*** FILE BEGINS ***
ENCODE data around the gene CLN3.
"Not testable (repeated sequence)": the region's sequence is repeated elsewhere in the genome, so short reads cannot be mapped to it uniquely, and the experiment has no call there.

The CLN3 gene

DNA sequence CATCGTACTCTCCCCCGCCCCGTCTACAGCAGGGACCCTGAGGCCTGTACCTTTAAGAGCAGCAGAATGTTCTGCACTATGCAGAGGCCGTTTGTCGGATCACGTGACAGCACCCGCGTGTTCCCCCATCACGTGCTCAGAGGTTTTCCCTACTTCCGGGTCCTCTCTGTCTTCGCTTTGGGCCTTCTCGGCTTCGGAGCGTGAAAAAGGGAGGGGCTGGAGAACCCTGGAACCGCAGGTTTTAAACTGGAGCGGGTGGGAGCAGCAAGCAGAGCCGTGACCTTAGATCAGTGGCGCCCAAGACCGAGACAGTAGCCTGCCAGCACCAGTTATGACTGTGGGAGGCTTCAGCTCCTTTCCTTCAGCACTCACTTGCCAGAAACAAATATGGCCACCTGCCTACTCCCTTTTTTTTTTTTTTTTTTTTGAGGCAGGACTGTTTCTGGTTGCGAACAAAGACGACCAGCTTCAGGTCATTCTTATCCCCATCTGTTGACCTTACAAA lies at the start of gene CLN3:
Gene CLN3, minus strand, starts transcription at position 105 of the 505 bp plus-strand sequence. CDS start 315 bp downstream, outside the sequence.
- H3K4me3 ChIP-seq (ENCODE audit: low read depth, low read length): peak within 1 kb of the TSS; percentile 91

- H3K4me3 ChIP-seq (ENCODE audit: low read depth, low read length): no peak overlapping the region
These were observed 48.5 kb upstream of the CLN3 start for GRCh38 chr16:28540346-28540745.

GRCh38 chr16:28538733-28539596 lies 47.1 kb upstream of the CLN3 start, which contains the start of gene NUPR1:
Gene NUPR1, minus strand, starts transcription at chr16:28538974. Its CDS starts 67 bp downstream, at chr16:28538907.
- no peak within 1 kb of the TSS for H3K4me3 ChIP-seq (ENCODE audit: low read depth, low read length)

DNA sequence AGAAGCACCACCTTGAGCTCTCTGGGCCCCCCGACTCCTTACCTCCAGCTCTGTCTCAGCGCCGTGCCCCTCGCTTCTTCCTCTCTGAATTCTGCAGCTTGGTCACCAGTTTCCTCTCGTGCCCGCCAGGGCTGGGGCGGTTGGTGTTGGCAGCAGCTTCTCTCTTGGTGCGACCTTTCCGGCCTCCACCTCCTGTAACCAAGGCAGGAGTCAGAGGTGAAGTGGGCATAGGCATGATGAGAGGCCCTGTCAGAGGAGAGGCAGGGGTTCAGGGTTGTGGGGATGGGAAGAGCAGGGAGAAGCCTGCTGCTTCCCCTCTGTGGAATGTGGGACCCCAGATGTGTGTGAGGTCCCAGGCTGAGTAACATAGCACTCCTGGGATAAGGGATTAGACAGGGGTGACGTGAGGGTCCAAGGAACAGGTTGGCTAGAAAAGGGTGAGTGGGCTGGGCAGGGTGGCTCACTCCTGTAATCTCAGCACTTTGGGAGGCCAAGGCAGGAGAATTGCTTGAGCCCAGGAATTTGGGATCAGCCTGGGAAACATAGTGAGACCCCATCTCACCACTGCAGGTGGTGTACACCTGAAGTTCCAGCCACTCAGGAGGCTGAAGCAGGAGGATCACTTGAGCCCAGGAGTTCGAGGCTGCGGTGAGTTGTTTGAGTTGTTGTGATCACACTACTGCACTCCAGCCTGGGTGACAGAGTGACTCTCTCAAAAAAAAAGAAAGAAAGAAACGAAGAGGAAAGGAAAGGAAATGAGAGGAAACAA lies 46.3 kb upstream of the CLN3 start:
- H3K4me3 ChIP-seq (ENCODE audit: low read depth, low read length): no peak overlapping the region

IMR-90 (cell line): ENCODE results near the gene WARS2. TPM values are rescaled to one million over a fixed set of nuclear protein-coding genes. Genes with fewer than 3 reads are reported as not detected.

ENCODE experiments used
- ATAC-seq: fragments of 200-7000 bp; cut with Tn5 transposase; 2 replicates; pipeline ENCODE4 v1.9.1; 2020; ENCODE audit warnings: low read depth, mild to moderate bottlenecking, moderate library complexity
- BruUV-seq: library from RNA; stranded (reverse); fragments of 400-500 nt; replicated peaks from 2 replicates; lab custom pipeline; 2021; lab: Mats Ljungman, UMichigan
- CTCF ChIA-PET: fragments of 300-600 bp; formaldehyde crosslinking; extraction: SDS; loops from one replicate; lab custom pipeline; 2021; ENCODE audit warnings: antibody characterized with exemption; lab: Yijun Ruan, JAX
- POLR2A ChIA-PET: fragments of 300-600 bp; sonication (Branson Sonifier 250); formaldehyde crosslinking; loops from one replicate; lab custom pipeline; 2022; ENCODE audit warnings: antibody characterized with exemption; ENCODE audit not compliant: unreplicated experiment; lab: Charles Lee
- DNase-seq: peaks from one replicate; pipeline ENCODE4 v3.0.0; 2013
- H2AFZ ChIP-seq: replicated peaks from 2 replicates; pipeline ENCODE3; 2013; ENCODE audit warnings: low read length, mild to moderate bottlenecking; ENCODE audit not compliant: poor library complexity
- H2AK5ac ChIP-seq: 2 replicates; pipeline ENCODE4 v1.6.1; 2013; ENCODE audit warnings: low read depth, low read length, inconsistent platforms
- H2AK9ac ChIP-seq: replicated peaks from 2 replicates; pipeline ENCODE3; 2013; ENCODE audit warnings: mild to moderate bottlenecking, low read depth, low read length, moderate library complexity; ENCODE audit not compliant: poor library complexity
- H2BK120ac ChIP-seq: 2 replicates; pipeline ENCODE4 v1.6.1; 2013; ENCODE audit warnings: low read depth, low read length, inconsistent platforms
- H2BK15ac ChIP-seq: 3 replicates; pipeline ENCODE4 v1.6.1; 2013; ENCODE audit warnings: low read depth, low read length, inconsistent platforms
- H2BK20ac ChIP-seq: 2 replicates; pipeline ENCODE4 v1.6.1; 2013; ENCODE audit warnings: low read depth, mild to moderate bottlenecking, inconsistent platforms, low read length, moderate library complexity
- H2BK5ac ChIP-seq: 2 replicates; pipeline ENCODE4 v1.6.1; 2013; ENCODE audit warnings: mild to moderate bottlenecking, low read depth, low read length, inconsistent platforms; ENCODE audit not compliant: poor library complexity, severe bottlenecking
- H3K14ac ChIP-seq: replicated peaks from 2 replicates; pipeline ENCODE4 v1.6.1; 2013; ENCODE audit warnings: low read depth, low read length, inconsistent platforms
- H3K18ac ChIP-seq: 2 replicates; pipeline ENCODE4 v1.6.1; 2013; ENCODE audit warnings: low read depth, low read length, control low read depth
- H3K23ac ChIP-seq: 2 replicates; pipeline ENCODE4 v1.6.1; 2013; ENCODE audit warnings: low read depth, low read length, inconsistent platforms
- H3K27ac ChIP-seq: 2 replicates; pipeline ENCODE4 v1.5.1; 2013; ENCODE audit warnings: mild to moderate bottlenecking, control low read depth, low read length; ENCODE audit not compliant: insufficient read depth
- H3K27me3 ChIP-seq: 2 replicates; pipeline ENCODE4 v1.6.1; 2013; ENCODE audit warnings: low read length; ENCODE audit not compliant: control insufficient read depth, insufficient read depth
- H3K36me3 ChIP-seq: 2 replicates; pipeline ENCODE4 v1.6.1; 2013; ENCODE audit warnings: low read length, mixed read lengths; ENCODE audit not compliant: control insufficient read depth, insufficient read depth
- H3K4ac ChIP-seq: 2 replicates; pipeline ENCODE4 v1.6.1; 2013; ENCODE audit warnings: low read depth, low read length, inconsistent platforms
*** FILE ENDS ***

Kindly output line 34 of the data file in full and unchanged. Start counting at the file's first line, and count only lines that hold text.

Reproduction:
- H3K4ac ChIP-seq: 2 replicates; pipeline ENCODE4 v1.6.1; 2013; ENCODE audit warnings: low read depth, low read length, inconsistent platforms